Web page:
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-   -   020 030 040? (http://eab.abime.net/showthread.php?t=58962)

Claw22000 27 April 2011 18:33

020 030 040?
 
If I understand this right each of these processors are twice as fast as their previous versions at the same Mhz?

If I'm wrong please correct me so I can understand this better.

Thanks

mech 27 April 2011 20:54

Quote:

Originally Posted by Claw22000 (Post 752380)
If I understand this right each of these processors are twice as fast as their previous versions at the same Mhz?

If I'm wrong please correct me so I can understand this better.

Thanks

I don't know if i would say twice as fast as the previous,but each series you move up is a good speed gain. for example the 030/50 vs 040/40 is quite a difference.
Design of the accelerator in general makes quite a difference also.

rkauer 27 April 2011 22:30

The 020 & 030 are almost the same processor. Minor upgrade on the way registers wands around and bit speed increase.

The 040 is another story. A 25MHz unit will surpass a 50MHz clocked 030 with both legs tied to the back.

Only for information purposes on the 680x0 family:

68000 is the the first, count it as a major revision.

Odd x number means a minor revision, so the 010 is a bit better than the 000, 030 is a bit better than 020 (more speed clock possibility, internal MMU).

The 040 & 060 doesn't have minor revisions, albeit the fact the 060 is just a 040 with dual pipeline and more clock (IIRC, Motorola almost labelled the 060 as 68050).

Claw22000 27 April 2011 22:45

So its like 286 386 486. Where the big jump was from 286 to 386 bit from 386 to 486 not so much till the DX series. Pretty interesting. Thanks for the tidbits.

Hewitson 28 April 2011 03:13

I personally found the upgrade from 386 to 486 much more beneficial than going from a 286 to a 386..

Then again, the 386 was an SX (did they even make a 386DX?)

8bitbubsy 28 April 2011 03:20

Quote:

Originally Posted by Hewitson (Post 752457)
did they even make a 386DX?

Yes. http://en.wikipedia.org/wiki/Intel_80386#i386DX

OverDose 28 April 2011 04:58

Quote:

Originally Posted by Hewitson (Post 752457)
I personally found the upgrade from 386 to 486 much more beneficial than going from a 286 to a 386..

Then again, the 386 was an SX (did they even make a 386DX?)

That reminds me of the friend who went for the higher clocked 386 over a 486, because more megahertz = faster. This is something that still hasn't gone away, entirely (like comparing a Pentium 3.2GHz against an i7 2GHz).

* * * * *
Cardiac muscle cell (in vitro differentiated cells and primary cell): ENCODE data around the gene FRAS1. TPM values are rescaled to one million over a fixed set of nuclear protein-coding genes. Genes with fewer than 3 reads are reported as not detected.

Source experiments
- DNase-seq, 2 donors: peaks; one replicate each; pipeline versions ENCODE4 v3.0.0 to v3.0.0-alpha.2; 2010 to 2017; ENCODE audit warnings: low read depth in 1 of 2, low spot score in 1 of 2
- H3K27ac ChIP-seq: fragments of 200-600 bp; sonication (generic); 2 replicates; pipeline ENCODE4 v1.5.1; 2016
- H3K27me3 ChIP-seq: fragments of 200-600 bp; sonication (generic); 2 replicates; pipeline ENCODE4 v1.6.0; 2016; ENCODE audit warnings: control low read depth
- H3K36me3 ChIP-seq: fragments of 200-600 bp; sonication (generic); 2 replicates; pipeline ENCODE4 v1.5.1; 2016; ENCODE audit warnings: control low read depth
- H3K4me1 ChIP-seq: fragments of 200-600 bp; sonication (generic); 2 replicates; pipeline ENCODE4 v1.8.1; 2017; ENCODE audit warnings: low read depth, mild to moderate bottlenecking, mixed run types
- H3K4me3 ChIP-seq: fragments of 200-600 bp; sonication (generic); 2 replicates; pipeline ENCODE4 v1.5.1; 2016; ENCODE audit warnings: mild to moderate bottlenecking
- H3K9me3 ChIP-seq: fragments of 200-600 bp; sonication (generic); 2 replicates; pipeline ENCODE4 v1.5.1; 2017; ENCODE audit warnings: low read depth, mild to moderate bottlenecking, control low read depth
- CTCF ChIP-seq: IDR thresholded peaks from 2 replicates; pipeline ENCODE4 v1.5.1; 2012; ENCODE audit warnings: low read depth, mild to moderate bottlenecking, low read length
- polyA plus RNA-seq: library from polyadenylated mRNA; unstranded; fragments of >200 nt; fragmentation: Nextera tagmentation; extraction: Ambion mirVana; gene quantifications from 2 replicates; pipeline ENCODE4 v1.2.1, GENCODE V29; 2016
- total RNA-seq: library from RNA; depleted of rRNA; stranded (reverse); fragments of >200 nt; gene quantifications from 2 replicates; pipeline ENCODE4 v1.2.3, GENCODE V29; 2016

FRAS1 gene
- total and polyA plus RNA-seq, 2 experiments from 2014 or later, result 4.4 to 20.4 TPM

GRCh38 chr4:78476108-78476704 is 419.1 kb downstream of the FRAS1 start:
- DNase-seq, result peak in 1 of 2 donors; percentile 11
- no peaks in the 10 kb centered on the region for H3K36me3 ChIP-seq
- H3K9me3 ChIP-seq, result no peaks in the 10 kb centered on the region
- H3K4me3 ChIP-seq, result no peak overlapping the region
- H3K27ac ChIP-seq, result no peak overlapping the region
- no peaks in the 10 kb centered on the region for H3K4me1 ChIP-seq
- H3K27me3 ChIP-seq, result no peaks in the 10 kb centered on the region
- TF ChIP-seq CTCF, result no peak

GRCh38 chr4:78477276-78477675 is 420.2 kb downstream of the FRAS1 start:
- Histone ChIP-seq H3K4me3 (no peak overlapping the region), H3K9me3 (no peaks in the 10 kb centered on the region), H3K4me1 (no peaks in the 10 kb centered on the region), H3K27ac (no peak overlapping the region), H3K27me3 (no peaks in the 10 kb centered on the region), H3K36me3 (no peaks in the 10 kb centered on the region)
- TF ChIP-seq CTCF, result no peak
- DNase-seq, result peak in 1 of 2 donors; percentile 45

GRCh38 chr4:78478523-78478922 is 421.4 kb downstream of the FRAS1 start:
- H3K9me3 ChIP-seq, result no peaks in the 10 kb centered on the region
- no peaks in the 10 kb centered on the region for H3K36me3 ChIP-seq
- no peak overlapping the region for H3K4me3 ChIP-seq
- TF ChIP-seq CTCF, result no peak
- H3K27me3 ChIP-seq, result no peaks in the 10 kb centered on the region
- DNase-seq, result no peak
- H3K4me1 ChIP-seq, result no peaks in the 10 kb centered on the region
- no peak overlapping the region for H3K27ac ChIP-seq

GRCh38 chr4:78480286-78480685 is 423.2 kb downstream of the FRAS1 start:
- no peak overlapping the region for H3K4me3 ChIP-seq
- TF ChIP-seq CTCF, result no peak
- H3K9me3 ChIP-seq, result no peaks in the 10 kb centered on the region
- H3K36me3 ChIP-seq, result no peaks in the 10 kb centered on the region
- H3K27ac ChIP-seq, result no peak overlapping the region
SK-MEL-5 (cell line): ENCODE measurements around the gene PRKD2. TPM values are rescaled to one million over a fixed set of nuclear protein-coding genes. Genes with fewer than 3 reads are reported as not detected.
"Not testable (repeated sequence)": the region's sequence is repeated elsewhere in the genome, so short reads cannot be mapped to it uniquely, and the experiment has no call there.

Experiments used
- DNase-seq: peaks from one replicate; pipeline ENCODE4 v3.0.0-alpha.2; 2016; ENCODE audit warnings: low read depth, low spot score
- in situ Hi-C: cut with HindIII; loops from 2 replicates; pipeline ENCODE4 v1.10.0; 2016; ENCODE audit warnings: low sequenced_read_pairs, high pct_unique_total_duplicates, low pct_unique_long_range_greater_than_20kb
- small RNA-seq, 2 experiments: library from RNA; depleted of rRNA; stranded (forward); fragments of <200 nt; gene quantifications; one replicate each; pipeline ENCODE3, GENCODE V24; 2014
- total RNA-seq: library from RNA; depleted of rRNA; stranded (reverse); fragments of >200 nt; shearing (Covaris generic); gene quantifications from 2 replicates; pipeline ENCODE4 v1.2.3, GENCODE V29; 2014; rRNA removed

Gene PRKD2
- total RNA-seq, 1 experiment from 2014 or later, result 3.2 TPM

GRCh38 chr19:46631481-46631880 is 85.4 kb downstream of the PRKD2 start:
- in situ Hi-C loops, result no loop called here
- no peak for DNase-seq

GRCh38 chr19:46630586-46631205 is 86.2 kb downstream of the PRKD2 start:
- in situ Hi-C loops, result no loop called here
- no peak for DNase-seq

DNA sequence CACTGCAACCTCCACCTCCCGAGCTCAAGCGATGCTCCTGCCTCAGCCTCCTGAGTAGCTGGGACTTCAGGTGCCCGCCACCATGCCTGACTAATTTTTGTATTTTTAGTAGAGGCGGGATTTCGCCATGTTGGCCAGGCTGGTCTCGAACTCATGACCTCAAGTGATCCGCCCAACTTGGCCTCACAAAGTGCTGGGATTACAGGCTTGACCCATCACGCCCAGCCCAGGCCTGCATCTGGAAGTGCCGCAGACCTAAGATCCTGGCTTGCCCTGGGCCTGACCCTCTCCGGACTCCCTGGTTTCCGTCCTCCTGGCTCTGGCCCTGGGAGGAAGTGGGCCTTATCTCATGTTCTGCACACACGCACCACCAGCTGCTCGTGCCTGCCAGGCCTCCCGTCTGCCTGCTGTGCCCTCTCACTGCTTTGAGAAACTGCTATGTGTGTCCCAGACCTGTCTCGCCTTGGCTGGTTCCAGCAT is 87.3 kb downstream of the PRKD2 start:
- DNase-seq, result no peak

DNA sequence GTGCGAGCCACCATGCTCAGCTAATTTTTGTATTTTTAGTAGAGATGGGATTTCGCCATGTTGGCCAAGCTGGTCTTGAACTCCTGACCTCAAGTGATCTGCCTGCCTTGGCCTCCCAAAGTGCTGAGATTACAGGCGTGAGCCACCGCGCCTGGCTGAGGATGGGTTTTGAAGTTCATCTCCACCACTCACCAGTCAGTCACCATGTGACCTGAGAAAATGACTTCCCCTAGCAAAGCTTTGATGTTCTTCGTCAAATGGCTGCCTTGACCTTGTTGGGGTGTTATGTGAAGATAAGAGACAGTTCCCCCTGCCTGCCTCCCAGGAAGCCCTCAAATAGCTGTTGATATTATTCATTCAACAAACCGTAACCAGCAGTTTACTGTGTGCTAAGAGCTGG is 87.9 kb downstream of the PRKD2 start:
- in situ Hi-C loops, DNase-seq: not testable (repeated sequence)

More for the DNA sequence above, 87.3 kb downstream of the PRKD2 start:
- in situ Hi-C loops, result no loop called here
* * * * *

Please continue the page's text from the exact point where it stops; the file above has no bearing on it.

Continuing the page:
pandy71 29 April 2011 12:13

Quote:

Originally Posted by Hewitson (Post 752457)
Then again, the 386 was an SX (did they even make a 386DX?)

At the beginning only 386 was present - later they (Intel) add cheaper 386 with external 16 bit data bus ie SX, normal 386 was named DX (due full 32 bit bus) - later 486 was available as SX and DX but only one difference was lack of the FPU unit (on 486SX disabled on die - faulty silicon area and introduced 487 CPU with modification that required 486 on MoBo anyway):spin

Quote:

Originally Posted by OverDose (Post 752467)
That reminds me of the friend who went for the higher clocked 386 over a 486, because more megahertz = faster. This is something that still hasn't gone away, entirely (like comparing a Pentium 3.2GHz against an i7 2GHz).

386DX 40MHz was comparable to 486SX 20 - 25MHz

Claw22000 29 April 2011 13:48

Yes I remember that stupid rizer addon. I also remember thinking it was a waist of time considering when it came out pent 66mhz were out which was the 586. Intel wasn't alowed to patent the number hence there change to pentium.

OverDose 30 April 2011 06:43

Quote:

Originally Posted by Claw22000 (Post 752711)
Intel wasn't alowed to patent the number hence there change to pentium.

Trademark, not patent :)

The purpose of trademarks is to protect branding (and they last as long as you keep using them, unlike a patent which runs out after a number of years). The problem was people like AMD were releasing chips with the 386 486 numbers, and when it went to court the judge says, yes they can do that because you can't trademark a number.

The effect was that Intel was spending money marketing their 386, 486 etc 'brand', and other companies were piggy-backing on this. The judge said that there was nothing legal to stop this. So, Intel said feck this for a game of skittles, and spent big moola making and promoting their new 'Pentium' brand.

Now since they couldn't use numbers of the chips to say 'bigger number = better' they started to put more emphasis on the other numbers like clock speed. Pretty much until the early P4s and the Pentium M, it was always the case that bigger number = faster CPU.


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